We searched the PubMed, Medline and Cochrane databases using the terms “mandibular reconstruction” AND “autogenous bone graft” to retrieve all relevant articles. The search was restricted to human studies published in English. In addition, the ‘‘related articles’’ options in PubMed Medline and manual search of bibliographies of identiﬁed articles were used to retrieve additional studies.
Studies were included if they reported on success/failure of immediate mandibular reconstruction of post ablative continuity defect of benign pathology using NVICBG.
Articles that referred to infants or patients treated with radiation, had a diagnosis of malignancy, were being grafted for reasons other than benign pathology and those that did not report a follow up of at least six months were excluded. Reviews and case reports of a single case were not included. The title and abstract of the identified articles were screened based on these criteria after which the full text of all eligible articles were retrieved for further analysis.
A proforma was used to extract data from the eligible articles. Information extracted included primary author, year of publication, study type, age and number of patients, method of fixation, follow up, and documented complication and failure. Extent of defect was classified as segmental and hemi-mandibulectomy defect.
For this review, recipient site complication was counted as per patient irrespective of the number. Failure is defined as inability to control infection necessitating graft loss or removal. Whenever possible, factors associated with failure were identified.
Descriptive statistics was used for analysis. The characteristics of the included publications were summarized and presented in tables.
Initial elecronic searches of MEDLINE and Cochrane retrieved 868 articles as potentially eligible, 47 publications were identified from other sources. After initial review of the titles and abstracts, 53 articles were accepted for further consideration, and 862 were rejected [Figure 1]. Of the 53 articles accepted for further consideration, 46 were excluded because they did not meet the inclusion criteria which left 7 full-text articles for further consideration and analysis. Of the 7 included articles reviewed, all were retrospective cohort studies except 2 which were prospective longitudinal studies.
A total of 127 patients treated with NVBG were included in this review. Gender characteristics were reported in all the articles with slight female preponderance (female 65/127, 51.2%; male 62/127, 48.8%). Age was reported as mean in all publications ranging 24.6-31.6 years. Table 1 shows the study characteristics of the publications. All the articles reviewed except one reported the histologic diagnosis of the lesions for which mandibular resection was carried out. Majority of the lesions were ameloblastoma - 80 (74.8%), followed by ossifying fibroma - 9 (8.4%) [Table 2]. Segmental mandibulectomy was done in 100 patients (78.7%) while the remaining 27 (21.3%) had hemi-mandibulectomy. Both intra and extra oral incisions were utilized in 100 patients (78.7%) with the remaining 27 (21.3%) receiving only intra oral incision. Reconstruction plate was the method of fixation in the majority 87/127 (68.5%) while stainless steel wire/intermaxillary fixation was used in the remaining 40/127 (31.5%). Autologous platelet rich plasma was used as graft enhancement in 32/127 patients. The follow up period was presented as means, of which the highest was 7 years and lowest was 6 months.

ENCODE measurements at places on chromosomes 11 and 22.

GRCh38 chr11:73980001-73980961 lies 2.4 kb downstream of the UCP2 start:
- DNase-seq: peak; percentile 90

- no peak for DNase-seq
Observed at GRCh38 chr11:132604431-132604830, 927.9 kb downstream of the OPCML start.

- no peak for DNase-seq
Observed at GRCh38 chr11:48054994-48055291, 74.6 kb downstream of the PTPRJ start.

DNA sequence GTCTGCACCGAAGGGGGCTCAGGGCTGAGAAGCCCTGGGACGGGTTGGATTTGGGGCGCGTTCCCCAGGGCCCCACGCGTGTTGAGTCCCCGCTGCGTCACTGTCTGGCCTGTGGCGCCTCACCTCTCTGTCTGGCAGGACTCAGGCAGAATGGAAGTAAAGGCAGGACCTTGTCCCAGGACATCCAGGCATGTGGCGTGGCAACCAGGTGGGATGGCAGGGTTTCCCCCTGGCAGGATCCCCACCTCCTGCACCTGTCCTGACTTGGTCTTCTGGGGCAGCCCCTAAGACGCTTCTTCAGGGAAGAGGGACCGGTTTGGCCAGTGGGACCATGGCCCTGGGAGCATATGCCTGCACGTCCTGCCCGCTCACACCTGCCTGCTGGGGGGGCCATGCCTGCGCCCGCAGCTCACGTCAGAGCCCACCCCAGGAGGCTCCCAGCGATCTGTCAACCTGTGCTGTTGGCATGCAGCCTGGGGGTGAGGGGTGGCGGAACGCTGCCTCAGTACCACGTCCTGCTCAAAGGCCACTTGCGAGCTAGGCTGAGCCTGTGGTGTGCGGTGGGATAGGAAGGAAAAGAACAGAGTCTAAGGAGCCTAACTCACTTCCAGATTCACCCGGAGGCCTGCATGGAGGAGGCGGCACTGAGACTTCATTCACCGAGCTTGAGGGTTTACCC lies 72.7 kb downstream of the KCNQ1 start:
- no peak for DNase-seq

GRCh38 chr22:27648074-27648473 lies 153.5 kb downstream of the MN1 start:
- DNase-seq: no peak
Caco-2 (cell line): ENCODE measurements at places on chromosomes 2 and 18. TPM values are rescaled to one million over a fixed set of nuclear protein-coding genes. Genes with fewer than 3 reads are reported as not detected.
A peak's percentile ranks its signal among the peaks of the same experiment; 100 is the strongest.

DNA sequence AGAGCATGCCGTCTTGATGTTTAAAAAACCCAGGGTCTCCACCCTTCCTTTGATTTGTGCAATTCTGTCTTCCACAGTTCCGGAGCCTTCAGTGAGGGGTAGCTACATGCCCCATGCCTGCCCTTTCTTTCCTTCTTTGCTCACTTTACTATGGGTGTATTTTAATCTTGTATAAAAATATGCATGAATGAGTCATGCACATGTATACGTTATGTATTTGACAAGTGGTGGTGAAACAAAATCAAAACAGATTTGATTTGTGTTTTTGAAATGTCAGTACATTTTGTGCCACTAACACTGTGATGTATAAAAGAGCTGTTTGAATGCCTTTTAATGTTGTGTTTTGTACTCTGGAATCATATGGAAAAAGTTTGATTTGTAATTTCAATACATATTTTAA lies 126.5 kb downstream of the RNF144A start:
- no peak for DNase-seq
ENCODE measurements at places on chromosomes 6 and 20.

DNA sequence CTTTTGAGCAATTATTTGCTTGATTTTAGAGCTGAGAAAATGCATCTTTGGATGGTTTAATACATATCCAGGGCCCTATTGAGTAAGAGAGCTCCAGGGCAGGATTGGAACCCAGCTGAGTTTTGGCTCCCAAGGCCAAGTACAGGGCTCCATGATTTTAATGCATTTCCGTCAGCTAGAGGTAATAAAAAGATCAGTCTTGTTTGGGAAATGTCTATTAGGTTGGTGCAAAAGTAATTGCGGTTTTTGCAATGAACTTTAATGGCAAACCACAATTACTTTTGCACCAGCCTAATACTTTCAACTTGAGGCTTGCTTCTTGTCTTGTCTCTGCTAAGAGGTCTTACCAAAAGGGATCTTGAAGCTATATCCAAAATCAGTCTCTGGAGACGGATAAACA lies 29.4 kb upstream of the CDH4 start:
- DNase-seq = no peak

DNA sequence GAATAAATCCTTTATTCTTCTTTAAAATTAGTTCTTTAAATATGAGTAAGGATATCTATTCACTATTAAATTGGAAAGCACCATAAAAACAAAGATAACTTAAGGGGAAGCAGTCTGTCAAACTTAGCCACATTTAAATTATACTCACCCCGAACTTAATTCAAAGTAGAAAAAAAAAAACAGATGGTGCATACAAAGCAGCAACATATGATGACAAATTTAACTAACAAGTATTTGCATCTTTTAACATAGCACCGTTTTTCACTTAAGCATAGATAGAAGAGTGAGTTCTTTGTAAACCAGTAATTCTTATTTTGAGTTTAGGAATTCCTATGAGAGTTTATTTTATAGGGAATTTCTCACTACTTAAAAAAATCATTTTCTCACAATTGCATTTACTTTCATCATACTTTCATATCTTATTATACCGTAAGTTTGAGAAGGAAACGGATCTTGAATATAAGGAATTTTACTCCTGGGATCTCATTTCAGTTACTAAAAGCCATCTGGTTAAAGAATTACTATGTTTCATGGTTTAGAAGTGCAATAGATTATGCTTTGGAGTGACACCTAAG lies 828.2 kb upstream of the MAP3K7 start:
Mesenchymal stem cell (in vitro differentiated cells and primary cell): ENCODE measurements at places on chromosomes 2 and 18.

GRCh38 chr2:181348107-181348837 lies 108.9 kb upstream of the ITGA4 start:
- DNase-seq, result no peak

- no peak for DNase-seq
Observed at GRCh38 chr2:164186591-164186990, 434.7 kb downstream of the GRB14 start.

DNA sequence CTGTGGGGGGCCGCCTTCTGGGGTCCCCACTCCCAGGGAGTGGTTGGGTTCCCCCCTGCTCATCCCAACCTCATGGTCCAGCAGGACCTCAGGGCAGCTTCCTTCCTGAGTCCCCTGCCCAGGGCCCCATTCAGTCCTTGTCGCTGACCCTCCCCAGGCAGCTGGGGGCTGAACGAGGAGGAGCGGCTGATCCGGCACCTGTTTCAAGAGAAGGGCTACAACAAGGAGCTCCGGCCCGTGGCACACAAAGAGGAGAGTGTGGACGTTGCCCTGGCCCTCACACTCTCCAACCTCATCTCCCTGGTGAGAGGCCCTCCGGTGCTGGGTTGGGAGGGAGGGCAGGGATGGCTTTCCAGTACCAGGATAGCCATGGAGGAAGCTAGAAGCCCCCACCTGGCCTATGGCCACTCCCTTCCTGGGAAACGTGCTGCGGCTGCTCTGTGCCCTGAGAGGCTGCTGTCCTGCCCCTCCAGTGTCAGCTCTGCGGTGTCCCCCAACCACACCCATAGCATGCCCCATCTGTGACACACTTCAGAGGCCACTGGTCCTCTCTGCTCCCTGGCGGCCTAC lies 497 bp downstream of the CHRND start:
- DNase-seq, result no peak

Study characteristics of publications reviewed
|Author/year||Journal name||Type of study||No. of patient||M/F||Mean age (years)||Incision||Type of defect, segmental/hemimandible||Method of fixation||Graft enhancement, yes/no||Mean follow-up (months)||Complication||Failure||Prosthesis|
|Obiechina et al./2003||West Afr J Med||Retrospective cohort||20||14/6||25.5||Intra oral/extra oral||15/5||SS wire/IMF||No||13 (2-25)||1||1||None|
|Shirani et al./2007||J Craniofac Surg||Retrospective case series||7||4/3||24.6||Intra oral||7/0||Recons plate||No||24.4 (7-60)||Not stated||0||None|
|Agrawal et al./2012||J Oral Biology Craniofac Res||Prospective||10||3/7||26.9||Intra oral/extra oral||7/3||Recons plate||No||6 (0-6)||3||0||None|
|Simon et al./2013||Int J Oral Maxillofac Surg||Retrospective cohort||32||11/21||27.7||Intra oral/extra oral||32/0||Recons plate||Yes (prp)||27.9 (6-84)||3||1||Acrylic PD/12|
|Olusanya et al./2014||Nig Med J||Prospective||20||8/12||31.6||Intra oral/extra oral||11/9||SS wire/IMF||No||24 (0-24)||4||0||None|
|Schlieve et al./2015||J Oral Maxillofac Surg||Retrospective cohort||20||11/9||28.3||Intra oral||20/0||Recons plate||No||22 (6-61)||2||0||Implant/10|
|Okoturo/2016||Oral Maxillofac Surg||Retrospective cohort||18||11/7||29.4||Intra oral/extra oral||8/10||Recons plate||No||13.5 (5-22)||3||2||None|
Histologic diagnoses per author
|Histologic diagnosis||No. of cases per author||n (%)|
|Ameloblastoma||Simon et al. - (32), Okoturo - (10), Schlieve et al. - (13), Shirani et al. - (4), Obiechina et al. - (13), Agrawal et al. - (8)||80 (74.8)|
|Ossifying fibroma||Okoturo - (4), Schlieve et al. - (2), Obiechina et al. - (3)||9 (8.4)|
|Odontogenic myxoma/fibromyxoma||Schlieve et al. - (2), Okoturo - (2), Obiechina et al. - (2), Shirani et al. - (1)||7 (6.5)|
|Odontogenic keratocyst||Shirani et al. - (1), Agrawal et al. - (1)||2 (1.9)|
|Ameloblastic fibroma||Obiechina et al. - (2)||2 (1.9)|
|Cementoblastoma||Schlieve et al. - (1)||1 (0.9)|
|Odontogenic cyst||Okoturo - (1)||1 (0.9)|
|Central giant cell granuloma||Okoturo - (1)||1 (0.9)|
|Spindle cell tumor||Shirani et al. - (1 )||1 (0.9)|
|Arteriovenous malformation||Schlieve et al. - (1)||1 (0.9)|
|Osteoblastoma||Schlieve et al. - (1)||1 (0.9)|
|Osteomyelitis||Agrawal et al. - (1)||1 (0.9)|